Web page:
Source: TDC Youtube
After an extensive review of video histories, The Daily Conversation is the best source I have found over the history of New York for those who are interested.
I started traveling to The Big Apple in July 2017 and have been a monthly visitor ever since. I always marveled at how travelers to the city came away in awe and with a desire to be a steady consumer of the lifeblood that allows the city to thrive. I typically stay in the Midtown District and make daily jaunts to explore areas such as the Garment District, China Town and Queens.
Image Source: Epicreads.com
During my visit in July 2017, a wonderful gentleman introduced me to Book Court. Being an avid reader, I was delighted by the surprise bookstore tour as our first date. I had the pleasure of speaking with several familiars over the history of the bookstall.
The location has tripled it space since its opening in 1981 and regularly plays host to from Kings County and beyond. For bibliophiles who are interested, this gem can be found in Boerum Hill.
Image Source: DNAinfo.com
What really made my heart sing on our book tour date was Greenlight Bookstore's reading series featuring immigrant authors. Immigrants are a major part of New York's history and present. After all, no one can lay claim to being a North American native other than the indigenous Native American peoples and it should be recognized that without immigration, this country wouldn't be the beacon of hope that it is to world.
We attending a reading on a Tuesday evening that featured fiction By Ian Bassingthwaighte, Live from Cairo
Live from Cairo features a lively debut novel about an impulsive American attorney, a methodical Egyptian translator, and a disillusioned Iraqi-American resettlement officer trying to protect a refugee who finds herself trapped in Cairo during the turbulent aftermath of the January 25 revolution.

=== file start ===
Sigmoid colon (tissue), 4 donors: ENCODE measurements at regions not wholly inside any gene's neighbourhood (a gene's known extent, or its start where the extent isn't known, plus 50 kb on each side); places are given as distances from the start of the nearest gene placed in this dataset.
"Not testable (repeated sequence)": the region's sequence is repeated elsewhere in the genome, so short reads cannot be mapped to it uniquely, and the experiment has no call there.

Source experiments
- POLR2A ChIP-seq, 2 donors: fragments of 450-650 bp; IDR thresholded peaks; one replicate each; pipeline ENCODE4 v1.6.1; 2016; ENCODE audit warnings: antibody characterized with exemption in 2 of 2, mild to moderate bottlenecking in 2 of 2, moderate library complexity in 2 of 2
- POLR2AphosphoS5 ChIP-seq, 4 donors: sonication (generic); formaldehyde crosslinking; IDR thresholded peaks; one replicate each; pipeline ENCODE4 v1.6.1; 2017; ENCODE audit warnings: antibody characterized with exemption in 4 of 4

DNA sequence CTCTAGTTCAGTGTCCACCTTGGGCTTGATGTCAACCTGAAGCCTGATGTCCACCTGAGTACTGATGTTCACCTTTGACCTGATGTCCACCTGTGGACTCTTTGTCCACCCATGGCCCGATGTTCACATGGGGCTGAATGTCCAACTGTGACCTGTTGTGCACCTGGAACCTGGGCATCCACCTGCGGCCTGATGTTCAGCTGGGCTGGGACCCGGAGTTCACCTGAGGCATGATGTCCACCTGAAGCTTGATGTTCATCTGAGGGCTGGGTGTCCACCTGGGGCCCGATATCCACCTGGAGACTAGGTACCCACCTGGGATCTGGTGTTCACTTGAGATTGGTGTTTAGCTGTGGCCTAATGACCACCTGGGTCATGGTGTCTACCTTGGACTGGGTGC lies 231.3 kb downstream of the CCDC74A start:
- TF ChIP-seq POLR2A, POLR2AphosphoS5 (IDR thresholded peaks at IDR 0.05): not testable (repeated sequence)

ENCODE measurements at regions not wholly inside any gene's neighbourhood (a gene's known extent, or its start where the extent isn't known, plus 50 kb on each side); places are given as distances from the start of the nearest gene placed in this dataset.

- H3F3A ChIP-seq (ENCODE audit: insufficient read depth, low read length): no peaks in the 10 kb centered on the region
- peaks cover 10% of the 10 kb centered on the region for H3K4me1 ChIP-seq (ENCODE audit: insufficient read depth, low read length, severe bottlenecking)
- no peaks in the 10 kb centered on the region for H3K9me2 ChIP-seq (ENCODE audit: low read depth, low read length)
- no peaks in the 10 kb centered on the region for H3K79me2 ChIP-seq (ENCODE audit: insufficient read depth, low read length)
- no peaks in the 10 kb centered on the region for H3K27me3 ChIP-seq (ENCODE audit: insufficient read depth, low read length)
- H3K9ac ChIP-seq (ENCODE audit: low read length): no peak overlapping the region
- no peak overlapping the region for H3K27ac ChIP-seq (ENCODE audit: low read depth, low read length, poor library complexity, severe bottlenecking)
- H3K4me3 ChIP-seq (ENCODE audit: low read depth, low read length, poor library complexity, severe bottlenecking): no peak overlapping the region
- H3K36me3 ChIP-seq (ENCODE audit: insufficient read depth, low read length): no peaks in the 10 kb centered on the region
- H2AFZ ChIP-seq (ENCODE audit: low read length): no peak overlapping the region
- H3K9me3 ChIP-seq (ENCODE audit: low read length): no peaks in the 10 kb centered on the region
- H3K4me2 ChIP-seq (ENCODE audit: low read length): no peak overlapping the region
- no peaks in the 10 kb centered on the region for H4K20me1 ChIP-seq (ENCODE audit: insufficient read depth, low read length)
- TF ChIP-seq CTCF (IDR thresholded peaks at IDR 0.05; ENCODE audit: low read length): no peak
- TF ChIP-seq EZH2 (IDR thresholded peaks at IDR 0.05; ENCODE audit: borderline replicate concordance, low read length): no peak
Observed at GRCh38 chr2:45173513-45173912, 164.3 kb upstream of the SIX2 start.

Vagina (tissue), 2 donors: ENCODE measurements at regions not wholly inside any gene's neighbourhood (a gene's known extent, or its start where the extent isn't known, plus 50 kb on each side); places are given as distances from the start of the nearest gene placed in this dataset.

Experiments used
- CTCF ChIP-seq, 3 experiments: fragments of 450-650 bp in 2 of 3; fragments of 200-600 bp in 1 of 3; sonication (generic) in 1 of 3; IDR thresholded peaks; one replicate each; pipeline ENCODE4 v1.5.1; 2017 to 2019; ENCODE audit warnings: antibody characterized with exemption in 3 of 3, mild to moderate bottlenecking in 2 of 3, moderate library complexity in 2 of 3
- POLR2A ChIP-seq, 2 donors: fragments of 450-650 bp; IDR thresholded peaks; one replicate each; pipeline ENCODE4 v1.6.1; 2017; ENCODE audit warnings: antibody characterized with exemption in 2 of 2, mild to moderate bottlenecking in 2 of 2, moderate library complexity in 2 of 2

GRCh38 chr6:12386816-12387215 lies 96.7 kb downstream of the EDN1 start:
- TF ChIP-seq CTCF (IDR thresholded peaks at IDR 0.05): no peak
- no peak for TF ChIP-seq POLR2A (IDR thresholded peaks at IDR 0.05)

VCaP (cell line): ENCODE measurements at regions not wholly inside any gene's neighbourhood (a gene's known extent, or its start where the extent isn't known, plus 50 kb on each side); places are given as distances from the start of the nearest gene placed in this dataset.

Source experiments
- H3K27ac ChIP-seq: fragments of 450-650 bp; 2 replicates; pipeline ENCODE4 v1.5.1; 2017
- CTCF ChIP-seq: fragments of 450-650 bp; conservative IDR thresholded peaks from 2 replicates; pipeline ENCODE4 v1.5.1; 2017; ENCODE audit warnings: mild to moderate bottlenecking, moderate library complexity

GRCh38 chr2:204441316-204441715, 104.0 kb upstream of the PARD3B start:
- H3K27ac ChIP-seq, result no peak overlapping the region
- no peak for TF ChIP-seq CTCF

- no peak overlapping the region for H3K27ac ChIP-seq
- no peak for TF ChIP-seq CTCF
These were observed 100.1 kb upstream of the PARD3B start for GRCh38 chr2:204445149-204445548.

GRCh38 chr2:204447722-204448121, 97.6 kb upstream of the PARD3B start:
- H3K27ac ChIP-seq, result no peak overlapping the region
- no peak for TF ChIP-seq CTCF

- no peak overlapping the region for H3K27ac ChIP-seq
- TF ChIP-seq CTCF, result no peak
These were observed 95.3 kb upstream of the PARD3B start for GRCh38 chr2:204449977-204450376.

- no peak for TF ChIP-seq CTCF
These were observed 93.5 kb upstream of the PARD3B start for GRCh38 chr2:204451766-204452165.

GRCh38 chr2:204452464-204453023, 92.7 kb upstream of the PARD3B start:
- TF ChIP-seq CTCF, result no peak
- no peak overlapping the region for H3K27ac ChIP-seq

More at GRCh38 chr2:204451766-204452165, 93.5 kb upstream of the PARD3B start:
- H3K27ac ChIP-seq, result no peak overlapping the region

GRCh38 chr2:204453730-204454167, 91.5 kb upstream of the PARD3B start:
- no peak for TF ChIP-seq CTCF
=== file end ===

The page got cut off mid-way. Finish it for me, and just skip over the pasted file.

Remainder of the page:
The setting is Cairo, 2011. President Mubarak has just been ousted from power. The oldest city in the world is reeling from political revolution, its consequent hopes and fears, its violence, triumphs, and defeats. But for the people actually living there, daily life has not slowed down but become wilder, more dangerous, and, occasionally, freeing.
Dalia, a strong-willed Iraqi refugee who finds herself trapped in Egypt after her petition to resettle in America with her husband is denied. Charlie, her foolhardy attorney, whose frustration with the legal bureaucracy and complicated feelings for Dalia have led him to forge a not entirely legal plan to get her out. Aos, Charlie's fastidious translator and only friend, who spends his days trying to help people through the system and his nights in Tahrir Square protesting against it. And Hana, a young and disenchanted Iraqi-American resettlement officer; she is the worker assigned to Dalia's case, deciding whether to treat her plight as merely one more piece of paperwork, or as a full-blooded human crisis. As these individuals come together, a plot is formed to help Dalia. But soon laws are broken, friendships and marriages are tested, and lives are risked--all in an effort to protect one person from the dangerous sweep of an unjust world.(Source: www.greenlightbookstore.com)
I have not read the book (I'm backlogged on the books I need to read. Thank you all for the wonderful gifts of reading!) nor do I own it, but it was amazing hearing the author bring to life the characters of the book, live.
Image Source: www.killingwilliamsburg.com
Apparently this place was featured in HBO's Girls according to my paramour. This was the last stop our date and book tour. It reminded me of a bibliopole's storefront that I frequented often when I lived in the Southeast. Quaint and flush with the smell of old books and magazines, Spoonbill and Sugartown is a book connoisseurs heaven. We browsed their offerings, hand in hand, and took in the curious collection before us.
New York is a place filled with hidden gems and curious wonders and I look forward to exploring the nooks and crannies of this city each month.